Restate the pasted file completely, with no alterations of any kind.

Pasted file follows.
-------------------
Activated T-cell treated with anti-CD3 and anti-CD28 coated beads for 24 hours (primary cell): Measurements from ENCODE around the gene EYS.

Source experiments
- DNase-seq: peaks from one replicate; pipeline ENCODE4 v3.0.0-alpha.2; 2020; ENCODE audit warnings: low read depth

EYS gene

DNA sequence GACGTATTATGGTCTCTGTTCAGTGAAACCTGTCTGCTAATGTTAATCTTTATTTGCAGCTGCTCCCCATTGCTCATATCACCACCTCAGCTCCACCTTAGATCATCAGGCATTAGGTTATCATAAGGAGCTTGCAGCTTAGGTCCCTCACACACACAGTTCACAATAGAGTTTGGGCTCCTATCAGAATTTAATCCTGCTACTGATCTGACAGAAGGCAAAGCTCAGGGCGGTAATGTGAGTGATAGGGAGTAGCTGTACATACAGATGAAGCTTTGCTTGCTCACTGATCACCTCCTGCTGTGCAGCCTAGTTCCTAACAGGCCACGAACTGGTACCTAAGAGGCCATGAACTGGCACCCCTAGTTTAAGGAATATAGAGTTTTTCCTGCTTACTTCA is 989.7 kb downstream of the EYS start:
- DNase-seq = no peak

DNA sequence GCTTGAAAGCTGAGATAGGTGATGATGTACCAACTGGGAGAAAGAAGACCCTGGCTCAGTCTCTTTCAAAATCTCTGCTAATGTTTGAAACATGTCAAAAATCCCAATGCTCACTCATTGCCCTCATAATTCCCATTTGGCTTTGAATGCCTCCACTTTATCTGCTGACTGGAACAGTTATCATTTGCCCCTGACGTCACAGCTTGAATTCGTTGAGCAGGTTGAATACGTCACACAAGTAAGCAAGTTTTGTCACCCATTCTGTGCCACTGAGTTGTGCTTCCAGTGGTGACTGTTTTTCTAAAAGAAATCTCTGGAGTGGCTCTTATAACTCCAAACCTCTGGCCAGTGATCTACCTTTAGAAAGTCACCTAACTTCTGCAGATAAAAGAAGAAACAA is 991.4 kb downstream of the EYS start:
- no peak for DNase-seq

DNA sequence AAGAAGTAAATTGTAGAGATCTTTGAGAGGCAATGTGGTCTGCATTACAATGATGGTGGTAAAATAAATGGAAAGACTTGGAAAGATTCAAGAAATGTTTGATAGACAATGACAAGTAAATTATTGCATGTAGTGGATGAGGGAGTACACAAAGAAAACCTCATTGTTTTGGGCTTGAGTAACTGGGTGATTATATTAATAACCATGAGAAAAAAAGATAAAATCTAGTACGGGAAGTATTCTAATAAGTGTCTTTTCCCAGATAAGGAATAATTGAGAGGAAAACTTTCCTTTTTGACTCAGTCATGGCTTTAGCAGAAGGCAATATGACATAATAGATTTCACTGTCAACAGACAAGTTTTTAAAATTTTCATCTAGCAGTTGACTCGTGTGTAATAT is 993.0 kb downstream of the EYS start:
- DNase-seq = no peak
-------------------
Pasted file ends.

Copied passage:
Activated T-cell treated with anti-CD3 and anti-CD28 coated beads for 24 hours (primary cell): Measurements from ENCODE around the gene EYS.

Source experiments
- DNase-seq: peaks from one replicate; pipeline ENCODE4 v3.0.0-alpha.2; 2020; ENCODE audit warnings: low read depth

EYS gene

DNA sequence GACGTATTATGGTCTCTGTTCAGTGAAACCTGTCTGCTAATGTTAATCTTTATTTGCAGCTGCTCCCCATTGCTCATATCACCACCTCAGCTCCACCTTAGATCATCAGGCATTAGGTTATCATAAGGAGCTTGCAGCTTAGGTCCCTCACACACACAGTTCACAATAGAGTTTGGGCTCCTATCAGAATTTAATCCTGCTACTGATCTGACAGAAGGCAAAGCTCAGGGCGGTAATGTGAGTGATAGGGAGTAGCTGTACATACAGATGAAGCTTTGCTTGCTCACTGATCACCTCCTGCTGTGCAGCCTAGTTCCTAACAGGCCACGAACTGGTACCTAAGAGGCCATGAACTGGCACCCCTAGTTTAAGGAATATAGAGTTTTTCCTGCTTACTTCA is 989.7 kb downstream of the EYS start:
- DNase-seq = no peak

DNA sequence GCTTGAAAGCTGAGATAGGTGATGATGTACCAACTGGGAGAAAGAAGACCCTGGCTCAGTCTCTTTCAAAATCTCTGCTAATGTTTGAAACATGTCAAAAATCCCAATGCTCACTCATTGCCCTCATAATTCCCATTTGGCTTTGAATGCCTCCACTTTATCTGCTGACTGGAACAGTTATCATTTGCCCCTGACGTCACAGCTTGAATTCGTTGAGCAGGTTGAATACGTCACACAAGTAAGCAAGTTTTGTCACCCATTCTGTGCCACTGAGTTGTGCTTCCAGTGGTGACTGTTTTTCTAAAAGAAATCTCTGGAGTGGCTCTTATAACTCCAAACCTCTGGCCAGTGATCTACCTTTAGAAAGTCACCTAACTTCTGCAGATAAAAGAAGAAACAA is 991.4 kb downstream of the EYS start:
- no peak for DNase-seq

DNA sequence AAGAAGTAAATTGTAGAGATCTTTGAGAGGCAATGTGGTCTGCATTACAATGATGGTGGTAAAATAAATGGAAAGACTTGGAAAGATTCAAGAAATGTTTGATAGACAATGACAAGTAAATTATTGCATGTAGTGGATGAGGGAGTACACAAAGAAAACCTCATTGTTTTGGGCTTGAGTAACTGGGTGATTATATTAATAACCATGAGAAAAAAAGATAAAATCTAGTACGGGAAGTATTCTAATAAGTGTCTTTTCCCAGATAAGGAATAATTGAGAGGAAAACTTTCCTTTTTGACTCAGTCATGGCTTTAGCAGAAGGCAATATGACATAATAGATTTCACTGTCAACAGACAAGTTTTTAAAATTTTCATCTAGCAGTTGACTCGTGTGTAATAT is 993.0 kb downstream of the EYS start:
- DNase-seq = no peak